Copper, or some coper containing alloy, is what is traditionally used for wires. But in the recent decades, when you really want some good conductance, gold and silver wires are used. It is estimated that the amount of gold in a kilogram of computer components is many times greater then the gold in a kilogram of even the richest gold containing rock. But silver is what today’s news is on. Silver can be mixed with polymers to create a conductive paste; used to create transparent electronic film sheets; and now formed into flower like nano-structures. These silver flowers can be used to create a very conductive ink which only requires 3% silver concentration. When spherical silver nanoparticles have been used previously the ink required at least 50% silver to be usable.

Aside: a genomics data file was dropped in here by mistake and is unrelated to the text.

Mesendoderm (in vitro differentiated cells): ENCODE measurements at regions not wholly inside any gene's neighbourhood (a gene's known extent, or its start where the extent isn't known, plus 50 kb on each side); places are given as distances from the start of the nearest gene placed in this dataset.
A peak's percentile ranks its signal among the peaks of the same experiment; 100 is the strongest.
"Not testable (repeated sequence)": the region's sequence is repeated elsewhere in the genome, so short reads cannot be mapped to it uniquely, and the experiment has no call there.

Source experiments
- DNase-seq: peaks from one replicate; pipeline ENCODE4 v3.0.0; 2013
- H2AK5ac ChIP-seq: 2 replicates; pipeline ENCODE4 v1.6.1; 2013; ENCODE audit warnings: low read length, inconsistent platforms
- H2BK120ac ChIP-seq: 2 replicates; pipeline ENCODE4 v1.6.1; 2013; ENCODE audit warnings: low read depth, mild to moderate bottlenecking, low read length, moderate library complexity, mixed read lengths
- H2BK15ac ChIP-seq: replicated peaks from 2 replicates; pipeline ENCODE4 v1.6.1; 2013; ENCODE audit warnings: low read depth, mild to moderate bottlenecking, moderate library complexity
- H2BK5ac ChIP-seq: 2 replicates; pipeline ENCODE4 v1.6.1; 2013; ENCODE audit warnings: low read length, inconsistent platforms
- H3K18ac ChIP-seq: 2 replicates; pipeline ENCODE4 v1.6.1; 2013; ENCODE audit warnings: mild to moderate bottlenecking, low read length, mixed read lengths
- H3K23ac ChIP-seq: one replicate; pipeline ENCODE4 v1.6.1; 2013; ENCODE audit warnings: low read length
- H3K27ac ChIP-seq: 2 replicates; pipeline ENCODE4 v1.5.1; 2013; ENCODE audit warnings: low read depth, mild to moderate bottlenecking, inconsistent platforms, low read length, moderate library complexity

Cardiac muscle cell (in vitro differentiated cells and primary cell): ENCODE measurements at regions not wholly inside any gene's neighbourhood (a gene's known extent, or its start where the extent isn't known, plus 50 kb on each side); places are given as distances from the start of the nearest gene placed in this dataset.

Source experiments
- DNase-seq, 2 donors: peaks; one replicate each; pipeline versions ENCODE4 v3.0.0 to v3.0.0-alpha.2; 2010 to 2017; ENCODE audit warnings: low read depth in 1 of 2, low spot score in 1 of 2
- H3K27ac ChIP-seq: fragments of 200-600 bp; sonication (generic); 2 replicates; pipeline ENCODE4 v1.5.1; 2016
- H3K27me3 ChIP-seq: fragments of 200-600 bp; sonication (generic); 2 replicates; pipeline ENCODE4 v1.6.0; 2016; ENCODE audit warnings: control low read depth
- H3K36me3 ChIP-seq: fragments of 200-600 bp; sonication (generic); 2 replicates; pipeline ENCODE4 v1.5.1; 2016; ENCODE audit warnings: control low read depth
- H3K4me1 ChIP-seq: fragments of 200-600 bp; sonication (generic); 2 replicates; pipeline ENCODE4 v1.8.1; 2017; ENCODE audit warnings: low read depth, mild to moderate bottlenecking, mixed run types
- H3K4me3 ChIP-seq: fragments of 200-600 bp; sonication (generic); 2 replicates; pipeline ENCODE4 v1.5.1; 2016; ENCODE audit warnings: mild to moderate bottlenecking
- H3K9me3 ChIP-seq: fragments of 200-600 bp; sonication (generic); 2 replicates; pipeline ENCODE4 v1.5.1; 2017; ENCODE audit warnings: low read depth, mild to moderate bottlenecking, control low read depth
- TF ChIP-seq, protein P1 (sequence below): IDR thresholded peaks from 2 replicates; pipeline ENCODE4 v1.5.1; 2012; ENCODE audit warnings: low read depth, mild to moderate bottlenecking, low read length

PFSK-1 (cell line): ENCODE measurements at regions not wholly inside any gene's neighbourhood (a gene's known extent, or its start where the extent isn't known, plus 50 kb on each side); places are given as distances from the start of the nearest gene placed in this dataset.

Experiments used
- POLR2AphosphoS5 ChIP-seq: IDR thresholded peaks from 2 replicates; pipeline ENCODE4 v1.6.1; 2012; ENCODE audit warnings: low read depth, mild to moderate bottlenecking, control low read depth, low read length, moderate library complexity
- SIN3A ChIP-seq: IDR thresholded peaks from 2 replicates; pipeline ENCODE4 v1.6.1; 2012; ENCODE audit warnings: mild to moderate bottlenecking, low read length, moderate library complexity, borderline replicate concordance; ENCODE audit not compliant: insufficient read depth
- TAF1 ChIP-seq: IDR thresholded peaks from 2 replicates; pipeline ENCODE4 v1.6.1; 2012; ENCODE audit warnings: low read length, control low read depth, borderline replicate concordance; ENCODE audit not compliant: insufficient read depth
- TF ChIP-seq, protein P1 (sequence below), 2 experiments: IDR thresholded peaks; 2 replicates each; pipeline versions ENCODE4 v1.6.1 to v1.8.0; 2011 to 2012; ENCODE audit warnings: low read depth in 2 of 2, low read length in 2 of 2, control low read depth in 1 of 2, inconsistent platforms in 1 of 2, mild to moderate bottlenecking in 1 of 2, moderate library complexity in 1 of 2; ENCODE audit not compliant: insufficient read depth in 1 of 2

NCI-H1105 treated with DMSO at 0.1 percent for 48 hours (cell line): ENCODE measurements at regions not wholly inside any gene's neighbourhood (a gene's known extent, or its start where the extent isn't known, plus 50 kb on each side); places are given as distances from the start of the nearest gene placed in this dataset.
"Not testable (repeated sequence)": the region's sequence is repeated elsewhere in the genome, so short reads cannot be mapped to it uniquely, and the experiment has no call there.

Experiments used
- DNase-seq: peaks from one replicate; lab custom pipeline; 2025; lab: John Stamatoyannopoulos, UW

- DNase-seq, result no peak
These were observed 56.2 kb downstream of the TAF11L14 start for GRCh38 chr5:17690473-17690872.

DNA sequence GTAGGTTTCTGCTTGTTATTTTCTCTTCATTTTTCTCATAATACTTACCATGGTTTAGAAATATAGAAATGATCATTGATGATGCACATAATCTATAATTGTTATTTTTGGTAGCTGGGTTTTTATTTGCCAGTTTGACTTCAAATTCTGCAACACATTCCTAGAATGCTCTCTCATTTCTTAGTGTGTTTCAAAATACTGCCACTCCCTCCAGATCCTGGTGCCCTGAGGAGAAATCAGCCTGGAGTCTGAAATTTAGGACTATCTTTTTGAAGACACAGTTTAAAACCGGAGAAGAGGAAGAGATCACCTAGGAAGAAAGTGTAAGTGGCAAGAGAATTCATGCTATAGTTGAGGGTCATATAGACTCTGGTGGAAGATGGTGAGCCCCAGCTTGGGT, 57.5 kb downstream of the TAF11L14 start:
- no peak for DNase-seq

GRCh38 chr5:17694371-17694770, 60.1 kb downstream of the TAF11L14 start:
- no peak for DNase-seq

Now a new method for creating these silver flowers has been discovered with a potential yield of 99.5%. The silver nitrate solution is first mixed with ammonium ferric citrate (E number 381) which displaces the silver into silver citrate precipitate. Adding ammonia solution dissolves this precipitate and then adding ascorbic acid (vitamin C) and boric acid separates out the silver in its new floral structure. Filtering and baking the product dry leaves the useful silver species as a very pure product. An much simpler production method and a greatly improved application means that these strangely organic silver structures are going to be very useful in the microcomputing industry.